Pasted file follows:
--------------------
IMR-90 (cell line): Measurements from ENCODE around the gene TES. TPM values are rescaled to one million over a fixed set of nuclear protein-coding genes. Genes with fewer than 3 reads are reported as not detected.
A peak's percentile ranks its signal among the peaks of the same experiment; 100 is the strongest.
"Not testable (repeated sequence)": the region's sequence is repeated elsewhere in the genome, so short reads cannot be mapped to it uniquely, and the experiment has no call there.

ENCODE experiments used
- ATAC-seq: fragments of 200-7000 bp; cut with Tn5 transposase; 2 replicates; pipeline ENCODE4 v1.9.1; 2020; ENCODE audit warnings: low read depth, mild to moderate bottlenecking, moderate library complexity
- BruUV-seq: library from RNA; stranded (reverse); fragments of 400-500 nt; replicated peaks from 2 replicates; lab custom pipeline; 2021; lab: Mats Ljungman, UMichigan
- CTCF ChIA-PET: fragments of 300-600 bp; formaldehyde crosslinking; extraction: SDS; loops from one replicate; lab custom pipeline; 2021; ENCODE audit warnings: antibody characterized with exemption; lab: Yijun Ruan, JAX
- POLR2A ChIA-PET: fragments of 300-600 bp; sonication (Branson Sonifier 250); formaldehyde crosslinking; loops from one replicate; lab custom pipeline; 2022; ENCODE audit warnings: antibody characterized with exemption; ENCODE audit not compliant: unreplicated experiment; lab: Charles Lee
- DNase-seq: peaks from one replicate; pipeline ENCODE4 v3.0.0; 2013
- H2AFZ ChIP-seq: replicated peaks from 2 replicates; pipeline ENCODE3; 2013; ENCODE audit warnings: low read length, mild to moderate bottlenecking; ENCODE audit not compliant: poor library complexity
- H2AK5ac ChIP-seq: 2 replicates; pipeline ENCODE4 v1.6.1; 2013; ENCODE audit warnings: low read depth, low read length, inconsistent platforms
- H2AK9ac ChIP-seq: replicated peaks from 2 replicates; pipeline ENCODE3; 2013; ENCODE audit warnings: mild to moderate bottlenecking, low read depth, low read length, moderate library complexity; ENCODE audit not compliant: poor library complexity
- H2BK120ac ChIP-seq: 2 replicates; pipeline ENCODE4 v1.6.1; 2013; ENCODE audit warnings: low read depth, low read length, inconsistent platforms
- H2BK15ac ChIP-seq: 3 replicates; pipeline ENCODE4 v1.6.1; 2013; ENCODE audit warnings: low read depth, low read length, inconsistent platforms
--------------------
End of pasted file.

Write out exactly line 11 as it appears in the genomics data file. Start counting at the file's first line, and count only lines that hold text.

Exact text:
- H2AK5ac ChIP-seq: 2 replicates; pipeline ENCODE4 v1.6.1; 2013; ENCODE audit warnings: low read depth, low read length, inconsistent platforms